By Michael Palmer
There are a number of definitions, but in the end this is all about collaborating with retailers to advance the shopper’s in-store experience. Procter & Gamble’s CEO A. G. Lafley coined the phrase, the “First Moment of Truth” – that moment when a shopper (not a consumer – we’ll get to the difference in a minute) is at the shelf deciding what brand or product to put in his or her basket.
Why is this moment so important – two reasons. First, shoppers take very little time to make their decisions. On average they spend 2.5 seconds looking at each section, meaning they can at best only see half of what’s available on the self. Secondly and most importantly, research tells us that 70% of shoppers decide what to purchase at retail. If we believe that, and P&G surely does, marketing to shoppers is critical. But marketing to shoppers today means making their shopping experience more valuable. Better in some way – easier, less expensive, less time consuming, more problem solving.
Shoppers versus consumers. What’s the difference? A shopper is the person who is doing the buying – they can also be the consumer if they are buying for themselves, but they may be shopping for another person. Mom’s act as both most of the time. So you have to know who you are talking to. Are you talking to the shopper, the consumer or both? The message you deliver must be directed at the right audience at the right time.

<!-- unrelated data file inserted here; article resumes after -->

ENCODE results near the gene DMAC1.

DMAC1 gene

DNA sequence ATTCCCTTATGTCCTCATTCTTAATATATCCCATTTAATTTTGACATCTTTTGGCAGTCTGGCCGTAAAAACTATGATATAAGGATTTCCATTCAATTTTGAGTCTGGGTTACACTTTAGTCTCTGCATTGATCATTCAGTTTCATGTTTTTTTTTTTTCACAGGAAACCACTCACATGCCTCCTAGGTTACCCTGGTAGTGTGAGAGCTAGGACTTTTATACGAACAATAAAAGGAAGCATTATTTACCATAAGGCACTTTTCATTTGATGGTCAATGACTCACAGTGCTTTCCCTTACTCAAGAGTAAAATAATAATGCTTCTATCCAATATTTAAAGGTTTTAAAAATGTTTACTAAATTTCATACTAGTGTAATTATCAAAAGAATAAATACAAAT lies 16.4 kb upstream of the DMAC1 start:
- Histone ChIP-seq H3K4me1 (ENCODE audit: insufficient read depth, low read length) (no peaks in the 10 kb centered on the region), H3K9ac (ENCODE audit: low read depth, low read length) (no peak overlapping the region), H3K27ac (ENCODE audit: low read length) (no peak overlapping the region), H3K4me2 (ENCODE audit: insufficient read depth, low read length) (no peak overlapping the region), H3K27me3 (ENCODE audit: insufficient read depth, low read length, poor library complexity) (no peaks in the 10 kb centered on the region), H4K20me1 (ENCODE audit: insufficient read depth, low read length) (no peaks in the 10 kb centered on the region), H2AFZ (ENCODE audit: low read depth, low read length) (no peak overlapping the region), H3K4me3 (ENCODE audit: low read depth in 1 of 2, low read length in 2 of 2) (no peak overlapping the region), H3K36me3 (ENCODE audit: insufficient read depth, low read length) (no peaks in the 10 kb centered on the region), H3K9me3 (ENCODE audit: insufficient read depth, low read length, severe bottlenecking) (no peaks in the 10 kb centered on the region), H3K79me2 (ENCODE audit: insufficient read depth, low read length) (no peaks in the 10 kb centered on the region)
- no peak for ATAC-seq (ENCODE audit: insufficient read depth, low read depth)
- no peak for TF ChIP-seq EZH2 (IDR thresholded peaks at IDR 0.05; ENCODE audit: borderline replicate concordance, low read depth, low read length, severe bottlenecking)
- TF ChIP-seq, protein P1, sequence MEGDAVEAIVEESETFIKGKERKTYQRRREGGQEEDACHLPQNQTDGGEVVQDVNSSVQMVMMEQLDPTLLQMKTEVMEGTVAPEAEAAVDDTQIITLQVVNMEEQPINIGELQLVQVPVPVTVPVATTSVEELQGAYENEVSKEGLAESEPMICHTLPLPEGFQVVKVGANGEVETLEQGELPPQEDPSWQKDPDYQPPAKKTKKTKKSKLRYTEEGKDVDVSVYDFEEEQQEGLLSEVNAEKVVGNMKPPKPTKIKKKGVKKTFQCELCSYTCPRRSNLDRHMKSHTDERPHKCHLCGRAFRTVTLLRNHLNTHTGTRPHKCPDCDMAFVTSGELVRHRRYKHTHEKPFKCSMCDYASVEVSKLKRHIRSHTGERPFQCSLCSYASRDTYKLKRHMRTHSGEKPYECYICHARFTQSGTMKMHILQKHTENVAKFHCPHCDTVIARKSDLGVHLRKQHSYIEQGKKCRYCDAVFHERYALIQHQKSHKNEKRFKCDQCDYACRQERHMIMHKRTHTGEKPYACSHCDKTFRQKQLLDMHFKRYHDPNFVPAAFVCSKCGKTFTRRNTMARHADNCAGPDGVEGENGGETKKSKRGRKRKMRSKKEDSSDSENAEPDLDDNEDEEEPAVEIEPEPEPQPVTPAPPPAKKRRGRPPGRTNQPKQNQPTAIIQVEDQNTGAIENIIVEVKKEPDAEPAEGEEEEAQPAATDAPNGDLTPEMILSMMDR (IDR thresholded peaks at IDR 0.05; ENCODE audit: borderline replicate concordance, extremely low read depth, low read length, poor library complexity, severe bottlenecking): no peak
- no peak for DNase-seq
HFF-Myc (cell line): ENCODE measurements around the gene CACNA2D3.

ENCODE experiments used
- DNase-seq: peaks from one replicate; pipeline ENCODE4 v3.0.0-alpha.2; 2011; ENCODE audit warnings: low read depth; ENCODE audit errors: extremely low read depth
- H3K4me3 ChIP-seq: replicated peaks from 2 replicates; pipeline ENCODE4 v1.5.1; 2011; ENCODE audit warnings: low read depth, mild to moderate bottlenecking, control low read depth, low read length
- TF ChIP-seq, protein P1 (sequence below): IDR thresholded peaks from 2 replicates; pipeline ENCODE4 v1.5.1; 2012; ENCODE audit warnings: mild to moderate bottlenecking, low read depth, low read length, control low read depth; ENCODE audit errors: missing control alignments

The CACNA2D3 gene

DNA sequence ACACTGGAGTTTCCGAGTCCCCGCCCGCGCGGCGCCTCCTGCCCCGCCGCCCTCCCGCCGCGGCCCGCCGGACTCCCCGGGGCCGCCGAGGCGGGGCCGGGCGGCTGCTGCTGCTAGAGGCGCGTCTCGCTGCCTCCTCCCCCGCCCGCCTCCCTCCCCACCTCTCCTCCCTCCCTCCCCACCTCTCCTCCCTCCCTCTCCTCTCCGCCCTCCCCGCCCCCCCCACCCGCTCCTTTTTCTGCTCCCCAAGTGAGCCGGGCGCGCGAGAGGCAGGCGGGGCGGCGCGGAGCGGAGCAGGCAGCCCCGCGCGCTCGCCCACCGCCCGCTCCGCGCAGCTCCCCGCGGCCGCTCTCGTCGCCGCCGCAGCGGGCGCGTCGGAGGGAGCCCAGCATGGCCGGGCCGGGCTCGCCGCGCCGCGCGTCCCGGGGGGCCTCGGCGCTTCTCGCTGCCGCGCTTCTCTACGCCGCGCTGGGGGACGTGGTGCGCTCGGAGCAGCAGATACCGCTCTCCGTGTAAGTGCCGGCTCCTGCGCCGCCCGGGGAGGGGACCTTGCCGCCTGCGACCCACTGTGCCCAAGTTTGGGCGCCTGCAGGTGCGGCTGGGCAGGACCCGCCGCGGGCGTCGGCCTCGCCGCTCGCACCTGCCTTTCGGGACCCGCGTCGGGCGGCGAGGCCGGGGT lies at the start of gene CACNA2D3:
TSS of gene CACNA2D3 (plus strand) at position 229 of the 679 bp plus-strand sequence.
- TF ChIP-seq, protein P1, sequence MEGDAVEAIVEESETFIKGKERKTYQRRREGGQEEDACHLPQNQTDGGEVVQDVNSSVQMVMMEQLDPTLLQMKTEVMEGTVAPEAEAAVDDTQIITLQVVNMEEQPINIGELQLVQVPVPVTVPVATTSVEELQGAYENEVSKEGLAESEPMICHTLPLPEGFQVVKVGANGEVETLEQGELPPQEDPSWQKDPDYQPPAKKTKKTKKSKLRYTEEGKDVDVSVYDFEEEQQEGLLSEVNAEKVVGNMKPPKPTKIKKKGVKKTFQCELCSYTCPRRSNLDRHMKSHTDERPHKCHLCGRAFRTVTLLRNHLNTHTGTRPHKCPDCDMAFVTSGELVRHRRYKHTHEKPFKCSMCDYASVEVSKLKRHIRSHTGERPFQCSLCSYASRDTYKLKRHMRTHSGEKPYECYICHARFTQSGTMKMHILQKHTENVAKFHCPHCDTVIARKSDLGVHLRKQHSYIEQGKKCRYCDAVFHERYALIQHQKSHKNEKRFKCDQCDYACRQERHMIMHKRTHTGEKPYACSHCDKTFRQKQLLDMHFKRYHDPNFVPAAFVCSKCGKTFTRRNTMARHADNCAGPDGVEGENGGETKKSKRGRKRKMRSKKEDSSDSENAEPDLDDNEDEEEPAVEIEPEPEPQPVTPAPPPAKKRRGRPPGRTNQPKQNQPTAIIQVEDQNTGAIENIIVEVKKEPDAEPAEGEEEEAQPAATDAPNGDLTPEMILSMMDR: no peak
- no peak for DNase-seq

Interestingly marketers are paying more attention and carving out significantly more dollars to their shopper marketing efforts. But a number of questions remain. Is this another trend or is this a real marketing strategy that can in fact generate a competitive advantage? Safeway has since 2005 begun introducing “Lifestyle” stores – they now have more that 400 of these retail outlets. These stores feature warmer lighting, more readable product labels, and they focus on engaging the shopper’s purchase interest by delivering a consistent brand message through very available communications channel. Safeway is working hard to make the shopping experience more enjoyable. This I suggest is a concept that is hear to stay. Marketers – if you are not already on this train, you will have to run to catch it as it has already left the station.
In subsequent blogs we’ll begin to delve into what we know and don’t know now about this arena and how you can either catch this train and get on board, or find ways to upgrade your seat and gain that competitive advantage that will drive your brand sales.